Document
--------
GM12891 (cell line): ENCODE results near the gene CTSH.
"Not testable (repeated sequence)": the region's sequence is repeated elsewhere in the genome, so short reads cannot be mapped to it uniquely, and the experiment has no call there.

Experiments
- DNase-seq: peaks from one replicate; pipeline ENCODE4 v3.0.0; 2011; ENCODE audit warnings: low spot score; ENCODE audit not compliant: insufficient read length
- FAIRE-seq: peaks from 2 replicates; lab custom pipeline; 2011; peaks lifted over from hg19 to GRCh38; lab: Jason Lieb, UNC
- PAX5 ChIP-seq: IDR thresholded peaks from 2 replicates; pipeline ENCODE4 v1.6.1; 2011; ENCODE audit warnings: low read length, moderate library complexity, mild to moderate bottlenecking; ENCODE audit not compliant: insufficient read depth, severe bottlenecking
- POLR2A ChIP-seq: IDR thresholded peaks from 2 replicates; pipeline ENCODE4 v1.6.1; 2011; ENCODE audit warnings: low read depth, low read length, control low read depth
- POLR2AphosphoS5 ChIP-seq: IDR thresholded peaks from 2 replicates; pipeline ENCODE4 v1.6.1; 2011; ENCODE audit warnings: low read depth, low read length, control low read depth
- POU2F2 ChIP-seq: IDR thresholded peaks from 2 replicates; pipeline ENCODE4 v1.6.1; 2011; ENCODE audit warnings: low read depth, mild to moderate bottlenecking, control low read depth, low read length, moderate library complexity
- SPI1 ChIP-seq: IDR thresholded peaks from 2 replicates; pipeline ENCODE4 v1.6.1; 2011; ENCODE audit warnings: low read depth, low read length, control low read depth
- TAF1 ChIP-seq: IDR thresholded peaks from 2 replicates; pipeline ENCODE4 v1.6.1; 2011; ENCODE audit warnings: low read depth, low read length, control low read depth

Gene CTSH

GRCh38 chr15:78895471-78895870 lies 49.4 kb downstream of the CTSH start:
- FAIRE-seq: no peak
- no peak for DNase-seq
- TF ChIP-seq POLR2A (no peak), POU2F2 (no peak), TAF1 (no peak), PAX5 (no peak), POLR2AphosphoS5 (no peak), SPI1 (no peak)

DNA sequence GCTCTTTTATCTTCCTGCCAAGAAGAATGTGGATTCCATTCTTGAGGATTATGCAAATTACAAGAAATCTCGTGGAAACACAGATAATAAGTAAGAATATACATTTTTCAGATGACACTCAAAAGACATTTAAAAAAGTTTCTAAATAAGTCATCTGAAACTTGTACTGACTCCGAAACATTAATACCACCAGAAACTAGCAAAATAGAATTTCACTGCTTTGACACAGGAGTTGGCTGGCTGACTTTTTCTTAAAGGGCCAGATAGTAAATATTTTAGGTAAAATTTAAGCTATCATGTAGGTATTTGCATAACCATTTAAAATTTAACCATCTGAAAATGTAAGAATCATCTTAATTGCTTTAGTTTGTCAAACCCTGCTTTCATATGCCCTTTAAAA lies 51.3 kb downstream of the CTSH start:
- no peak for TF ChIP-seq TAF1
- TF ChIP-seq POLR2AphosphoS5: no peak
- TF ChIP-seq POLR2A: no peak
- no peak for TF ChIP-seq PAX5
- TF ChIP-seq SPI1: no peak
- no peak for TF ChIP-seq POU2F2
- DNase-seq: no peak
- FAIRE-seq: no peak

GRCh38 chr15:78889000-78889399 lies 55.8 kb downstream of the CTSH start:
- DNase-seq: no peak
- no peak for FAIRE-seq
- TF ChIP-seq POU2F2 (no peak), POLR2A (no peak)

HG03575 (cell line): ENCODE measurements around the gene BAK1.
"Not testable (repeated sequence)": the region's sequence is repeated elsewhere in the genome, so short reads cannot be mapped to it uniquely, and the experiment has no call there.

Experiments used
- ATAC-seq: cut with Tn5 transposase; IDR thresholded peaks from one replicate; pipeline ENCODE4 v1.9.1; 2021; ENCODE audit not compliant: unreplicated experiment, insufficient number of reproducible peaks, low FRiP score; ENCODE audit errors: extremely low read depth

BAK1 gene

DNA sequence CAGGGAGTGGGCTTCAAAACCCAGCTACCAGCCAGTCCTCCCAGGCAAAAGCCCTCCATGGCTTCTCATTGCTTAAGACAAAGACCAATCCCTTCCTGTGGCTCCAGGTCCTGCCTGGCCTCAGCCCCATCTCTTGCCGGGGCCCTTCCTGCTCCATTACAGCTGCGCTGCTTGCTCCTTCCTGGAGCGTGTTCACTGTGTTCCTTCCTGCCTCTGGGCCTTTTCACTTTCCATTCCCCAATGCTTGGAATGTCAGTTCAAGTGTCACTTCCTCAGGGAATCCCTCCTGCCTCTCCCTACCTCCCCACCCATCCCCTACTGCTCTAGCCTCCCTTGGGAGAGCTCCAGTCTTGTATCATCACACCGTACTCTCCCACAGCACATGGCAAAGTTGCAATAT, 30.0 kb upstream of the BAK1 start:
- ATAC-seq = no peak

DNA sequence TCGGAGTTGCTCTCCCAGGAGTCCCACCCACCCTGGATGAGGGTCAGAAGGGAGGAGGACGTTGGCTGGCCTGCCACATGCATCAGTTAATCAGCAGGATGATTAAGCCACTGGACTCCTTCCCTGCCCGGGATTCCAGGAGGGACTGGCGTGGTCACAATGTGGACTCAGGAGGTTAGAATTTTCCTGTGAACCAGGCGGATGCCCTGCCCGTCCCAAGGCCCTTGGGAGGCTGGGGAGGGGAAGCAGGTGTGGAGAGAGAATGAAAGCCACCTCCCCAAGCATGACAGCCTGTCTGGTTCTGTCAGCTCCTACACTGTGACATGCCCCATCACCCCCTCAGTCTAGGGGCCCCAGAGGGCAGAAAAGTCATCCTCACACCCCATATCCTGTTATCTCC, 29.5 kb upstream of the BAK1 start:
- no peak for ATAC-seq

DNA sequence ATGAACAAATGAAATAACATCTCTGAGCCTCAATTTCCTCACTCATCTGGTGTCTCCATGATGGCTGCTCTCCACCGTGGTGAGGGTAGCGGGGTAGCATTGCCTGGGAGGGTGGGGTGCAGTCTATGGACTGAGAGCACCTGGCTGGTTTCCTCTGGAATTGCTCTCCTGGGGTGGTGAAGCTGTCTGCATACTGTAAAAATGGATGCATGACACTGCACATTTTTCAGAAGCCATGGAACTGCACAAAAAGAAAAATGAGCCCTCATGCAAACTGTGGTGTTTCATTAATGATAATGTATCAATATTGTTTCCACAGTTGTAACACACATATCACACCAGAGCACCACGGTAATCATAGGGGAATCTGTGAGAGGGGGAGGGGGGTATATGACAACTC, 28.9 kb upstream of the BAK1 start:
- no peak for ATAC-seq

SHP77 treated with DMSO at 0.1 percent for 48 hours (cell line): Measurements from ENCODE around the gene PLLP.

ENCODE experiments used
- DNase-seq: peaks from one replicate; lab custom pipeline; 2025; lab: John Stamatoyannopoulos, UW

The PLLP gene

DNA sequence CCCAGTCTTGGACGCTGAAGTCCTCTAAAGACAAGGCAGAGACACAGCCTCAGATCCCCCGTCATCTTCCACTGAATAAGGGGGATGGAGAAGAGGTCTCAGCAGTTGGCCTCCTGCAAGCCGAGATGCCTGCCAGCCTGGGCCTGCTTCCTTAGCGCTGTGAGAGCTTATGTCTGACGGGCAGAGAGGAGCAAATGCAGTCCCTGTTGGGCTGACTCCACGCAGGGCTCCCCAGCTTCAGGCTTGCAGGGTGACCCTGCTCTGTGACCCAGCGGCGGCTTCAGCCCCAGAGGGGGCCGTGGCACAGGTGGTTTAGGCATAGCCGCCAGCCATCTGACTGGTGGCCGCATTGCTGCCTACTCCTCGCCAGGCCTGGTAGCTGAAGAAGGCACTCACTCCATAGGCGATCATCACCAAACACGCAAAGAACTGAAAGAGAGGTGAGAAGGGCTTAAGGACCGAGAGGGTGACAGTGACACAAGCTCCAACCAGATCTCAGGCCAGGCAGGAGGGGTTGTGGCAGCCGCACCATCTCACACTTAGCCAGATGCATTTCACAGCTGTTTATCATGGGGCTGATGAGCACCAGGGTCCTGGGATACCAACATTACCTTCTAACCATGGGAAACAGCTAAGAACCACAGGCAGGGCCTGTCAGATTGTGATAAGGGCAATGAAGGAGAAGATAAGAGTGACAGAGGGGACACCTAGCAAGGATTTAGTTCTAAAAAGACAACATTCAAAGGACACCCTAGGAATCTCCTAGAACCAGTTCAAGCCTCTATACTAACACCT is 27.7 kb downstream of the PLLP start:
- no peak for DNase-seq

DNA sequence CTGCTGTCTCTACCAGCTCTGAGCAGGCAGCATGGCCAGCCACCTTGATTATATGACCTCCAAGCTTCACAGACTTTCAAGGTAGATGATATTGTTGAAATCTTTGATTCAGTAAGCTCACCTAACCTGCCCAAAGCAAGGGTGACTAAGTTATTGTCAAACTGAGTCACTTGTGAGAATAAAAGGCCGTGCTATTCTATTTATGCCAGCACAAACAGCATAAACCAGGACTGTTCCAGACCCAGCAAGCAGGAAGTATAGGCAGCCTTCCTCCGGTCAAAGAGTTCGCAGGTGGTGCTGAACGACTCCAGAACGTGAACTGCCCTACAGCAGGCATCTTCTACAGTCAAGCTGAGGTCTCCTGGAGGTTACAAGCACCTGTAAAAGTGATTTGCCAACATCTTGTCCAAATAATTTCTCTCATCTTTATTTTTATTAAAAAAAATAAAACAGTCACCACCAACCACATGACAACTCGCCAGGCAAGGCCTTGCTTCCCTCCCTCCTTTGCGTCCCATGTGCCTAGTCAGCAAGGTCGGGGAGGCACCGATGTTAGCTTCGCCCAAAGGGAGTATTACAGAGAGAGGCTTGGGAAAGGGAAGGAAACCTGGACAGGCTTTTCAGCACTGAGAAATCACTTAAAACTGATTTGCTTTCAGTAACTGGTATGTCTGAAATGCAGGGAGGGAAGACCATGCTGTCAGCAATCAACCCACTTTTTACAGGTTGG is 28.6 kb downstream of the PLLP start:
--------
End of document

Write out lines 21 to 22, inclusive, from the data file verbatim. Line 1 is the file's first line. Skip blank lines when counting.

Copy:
- no peak for TF ChIP-seq PAX5
- TF ChIP-seq SPI1: no peak